In Autoclenz Ltd v Belcher & Ors  UKSC 41, the Supreme Court clarified that a written contract of employment which expressly states an individual as being a contractor and not an employee may be disregarded, if the evidence shows that the written contract does not reflect the actual reality of the agreement between the parties.
Previously, as long as the written contract is not a ‘sham’, the written terms prevailed. The Supreme Court has now ruled that this approach is too narrow. Tribunals and courts will be able to set aside express contractual terms which are inconsistent with the reality of the relationship of the parties, without having to establish a common intention of the parties to mislead.
The risk for recruitment agencies and end-users is that a written contract drafted with the specific aim of making someone a contractor and not an employee, will be disregarded if there is evidence that a different agreement is actually in place between the parties in practice. Agencies and end-users will therefore no longer have the comfort of hiding behind specifically worded contracts which provide every indication of a contractor relationship if in reality an employment relationship exists.
Autoclenz Limited had a contract to valet cars. Twenty valeters signed contracts with Autoclenz to provide car cleaning services. The contracts contained the following clauses indicative of a contractor relationship:
- There was no duty to accept work
- There was a right of substitution (to send the work elsewhere)
- They expressly described themselves as self-employed
- They paid their own tax
- They purchased their own insurance, uniforms and some materials.
In reality, Autoclenz Limited provided all the cleaning products and equipment and arranged group insurance cover. The valeters submitted weekly invoices to Autoclenz Limited for their work. Autoclenz Limited deducted a fixed sum for the provision of cleaning materials and insurance from the payment due each week. The valeters were responsible for payment of their tax and NIC.
The valeters brought claims to a Tribunal seeking a declaration that they were workers and an order for Autoclenz Limited to pay them the National Minimum Wages and unpaid holiday pay under the Working Time Regulations 1998. Autoclenz Limited argued that the statutory rights were not available to them as they were contractors.
The Tribunal found that the valeters were employees and, in the alternative, that they were workers. The Judge held that the degree of control exercised by Autoclenz Limited fully integrated the valeters into its business and that the contract terms permitting the valeters to provide substitutes and suggesting a lack of mutual obligations did not reflect the reality of the situation. In practice, the valeters were required to turn up for work every day and to notify Autoclenz Limited in advance if they were unable to work. Autoclenz Limited appealed.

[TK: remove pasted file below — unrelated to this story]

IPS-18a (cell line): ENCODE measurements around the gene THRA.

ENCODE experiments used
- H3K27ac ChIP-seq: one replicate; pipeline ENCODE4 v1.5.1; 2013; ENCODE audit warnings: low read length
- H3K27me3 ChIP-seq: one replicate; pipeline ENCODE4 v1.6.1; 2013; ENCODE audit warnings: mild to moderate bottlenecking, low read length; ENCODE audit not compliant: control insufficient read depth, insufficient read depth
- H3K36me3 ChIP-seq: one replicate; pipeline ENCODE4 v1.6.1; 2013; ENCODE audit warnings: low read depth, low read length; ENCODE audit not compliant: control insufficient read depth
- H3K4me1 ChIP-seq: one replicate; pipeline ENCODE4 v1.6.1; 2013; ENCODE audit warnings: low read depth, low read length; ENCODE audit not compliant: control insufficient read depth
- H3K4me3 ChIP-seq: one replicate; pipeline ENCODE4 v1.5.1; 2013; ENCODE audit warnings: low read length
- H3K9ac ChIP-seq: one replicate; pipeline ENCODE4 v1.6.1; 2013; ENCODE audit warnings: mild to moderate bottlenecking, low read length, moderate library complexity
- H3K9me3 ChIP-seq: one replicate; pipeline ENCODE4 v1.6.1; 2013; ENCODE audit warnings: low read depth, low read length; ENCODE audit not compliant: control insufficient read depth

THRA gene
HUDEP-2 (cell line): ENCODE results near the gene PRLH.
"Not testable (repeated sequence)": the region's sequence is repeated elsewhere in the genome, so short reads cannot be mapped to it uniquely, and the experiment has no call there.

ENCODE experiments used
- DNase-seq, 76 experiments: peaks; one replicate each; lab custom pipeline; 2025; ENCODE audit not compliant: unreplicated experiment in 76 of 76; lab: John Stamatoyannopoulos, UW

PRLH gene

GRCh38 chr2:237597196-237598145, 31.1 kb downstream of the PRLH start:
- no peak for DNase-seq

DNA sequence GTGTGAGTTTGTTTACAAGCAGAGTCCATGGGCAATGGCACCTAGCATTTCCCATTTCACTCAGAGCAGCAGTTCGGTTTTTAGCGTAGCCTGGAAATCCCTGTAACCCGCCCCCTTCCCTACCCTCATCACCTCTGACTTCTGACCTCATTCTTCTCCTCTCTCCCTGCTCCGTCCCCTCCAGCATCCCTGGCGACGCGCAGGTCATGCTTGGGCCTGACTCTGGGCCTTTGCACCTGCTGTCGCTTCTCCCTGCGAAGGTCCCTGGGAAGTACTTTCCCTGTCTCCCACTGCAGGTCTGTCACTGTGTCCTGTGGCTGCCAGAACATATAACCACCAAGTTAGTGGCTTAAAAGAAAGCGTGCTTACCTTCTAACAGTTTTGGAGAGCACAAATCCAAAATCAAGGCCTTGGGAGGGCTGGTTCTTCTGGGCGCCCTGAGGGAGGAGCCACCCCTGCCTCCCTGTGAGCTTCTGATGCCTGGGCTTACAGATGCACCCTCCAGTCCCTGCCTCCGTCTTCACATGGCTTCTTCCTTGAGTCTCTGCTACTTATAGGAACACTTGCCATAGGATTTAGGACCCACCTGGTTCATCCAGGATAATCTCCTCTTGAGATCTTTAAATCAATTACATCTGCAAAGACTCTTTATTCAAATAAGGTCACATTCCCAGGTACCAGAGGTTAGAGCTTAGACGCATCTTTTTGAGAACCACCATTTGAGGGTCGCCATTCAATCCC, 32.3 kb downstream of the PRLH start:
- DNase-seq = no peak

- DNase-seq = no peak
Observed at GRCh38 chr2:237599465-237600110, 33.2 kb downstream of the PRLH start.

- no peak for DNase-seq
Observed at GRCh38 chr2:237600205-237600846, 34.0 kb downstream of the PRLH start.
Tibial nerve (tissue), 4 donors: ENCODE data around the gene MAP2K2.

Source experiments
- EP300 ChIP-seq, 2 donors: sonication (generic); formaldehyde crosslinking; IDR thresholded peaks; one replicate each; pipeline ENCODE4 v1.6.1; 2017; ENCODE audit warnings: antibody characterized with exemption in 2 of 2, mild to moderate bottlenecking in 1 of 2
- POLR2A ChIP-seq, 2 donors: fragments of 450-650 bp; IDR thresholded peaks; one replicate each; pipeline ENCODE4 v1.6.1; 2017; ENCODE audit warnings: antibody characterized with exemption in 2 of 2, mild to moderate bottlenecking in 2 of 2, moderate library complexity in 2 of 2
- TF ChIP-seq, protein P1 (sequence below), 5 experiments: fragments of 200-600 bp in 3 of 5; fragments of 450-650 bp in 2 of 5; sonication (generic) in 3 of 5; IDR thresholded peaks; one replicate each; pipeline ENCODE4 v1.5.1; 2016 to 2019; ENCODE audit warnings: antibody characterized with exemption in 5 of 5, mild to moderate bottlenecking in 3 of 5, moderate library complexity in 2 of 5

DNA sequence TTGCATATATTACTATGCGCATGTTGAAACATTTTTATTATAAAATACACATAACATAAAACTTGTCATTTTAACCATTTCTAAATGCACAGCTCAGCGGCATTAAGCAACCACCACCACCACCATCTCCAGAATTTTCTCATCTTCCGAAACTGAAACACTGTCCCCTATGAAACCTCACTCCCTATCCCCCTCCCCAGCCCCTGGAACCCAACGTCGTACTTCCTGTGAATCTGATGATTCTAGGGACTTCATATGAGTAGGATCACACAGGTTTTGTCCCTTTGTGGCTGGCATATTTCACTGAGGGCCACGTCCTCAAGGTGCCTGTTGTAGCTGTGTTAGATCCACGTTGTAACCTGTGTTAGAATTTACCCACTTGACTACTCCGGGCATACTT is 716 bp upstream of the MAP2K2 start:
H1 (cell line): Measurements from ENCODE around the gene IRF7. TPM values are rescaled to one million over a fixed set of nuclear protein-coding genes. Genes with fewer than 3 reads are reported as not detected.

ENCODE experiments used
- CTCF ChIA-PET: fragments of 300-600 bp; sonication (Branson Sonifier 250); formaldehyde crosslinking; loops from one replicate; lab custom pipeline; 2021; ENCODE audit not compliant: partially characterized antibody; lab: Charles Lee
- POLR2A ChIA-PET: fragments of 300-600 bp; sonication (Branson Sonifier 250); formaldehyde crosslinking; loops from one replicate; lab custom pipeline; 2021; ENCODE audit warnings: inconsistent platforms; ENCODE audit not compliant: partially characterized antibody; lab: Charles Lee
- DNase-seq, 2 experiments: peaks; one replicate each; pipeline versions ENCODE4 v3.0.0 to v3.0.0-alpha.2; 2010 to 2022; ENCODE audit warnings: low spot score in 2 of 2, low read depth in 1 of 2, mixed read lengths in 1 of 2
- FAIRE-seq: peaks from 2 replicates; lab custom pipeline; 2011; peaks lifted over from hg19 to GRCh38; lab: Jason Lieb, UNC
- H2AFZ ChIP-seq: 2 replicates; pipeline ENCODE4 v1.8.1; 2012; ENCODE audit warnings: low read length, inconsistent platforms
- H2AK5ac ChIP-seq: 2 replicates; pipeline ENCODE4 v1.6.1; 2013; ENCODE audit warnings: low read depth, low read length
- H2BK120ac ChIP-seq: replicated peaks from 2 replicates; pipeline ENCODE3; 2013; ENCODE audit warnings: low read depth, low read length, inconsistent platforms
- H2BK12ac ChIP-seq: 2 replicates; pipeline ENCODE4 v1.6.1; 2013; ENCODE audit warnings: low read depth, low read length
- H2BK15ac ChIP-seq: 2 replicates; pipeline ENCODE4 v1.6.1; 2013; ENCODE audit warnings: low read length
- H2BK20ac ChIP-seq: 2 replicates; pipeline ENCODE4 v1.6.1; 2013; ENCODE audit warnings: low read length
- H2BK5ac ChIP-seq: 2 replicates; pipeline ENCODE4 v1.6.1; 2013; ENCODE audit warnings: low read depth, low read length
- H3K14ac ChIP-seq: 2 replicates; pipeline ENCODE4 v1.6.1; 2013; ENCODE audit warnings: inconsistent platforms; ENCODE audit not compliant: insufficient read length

The EAT allowed the appeal in part and held that the valeters were not employees but that they were workers. Autoclenz Limited appealed against the decision that the valeters were workers and the valeters cross-appealed against the decision that they were not employees.
The Court of Appeal reinstated the Tribunal's decision, dismissing Autoclenz Limited's appeal and allowing the valeters' cross-appeal. The Court of Appeal held that, when determining an individual's status, Tribunals should look at the actual legal obligations of the parties. It was not necessary to show a common intention of the parties to mislead. Autoclenz Limited appealed to the Supreme Court.
Supreme Court’s Decision
The Supreme Court unanimously dismissed Autoclenz Limited's appeal and upheld the decision of the Court of the Appeal that the valeters were employed under contracts of employment and thus entitled to receive the national minimum wage and statutory paid annual leave.
It was found that the valeters were always expected to attend work and undertake the work themselves. They had no control over the way in which they did their work or the hours they worked. They were therefore employees.
Agencies and End Users alike should review their commercial terms to consider whether the contractual terms reflect the reality of the working relationship at the time the contract was entered into, including any subsequent variation of those terms.
Upon analysis of the relationship, if it is clear that the individual is in fact an employee, then the Agency/End-user must ensure they are complying with their statutory obligations in respect of that employee to avoid any future claims.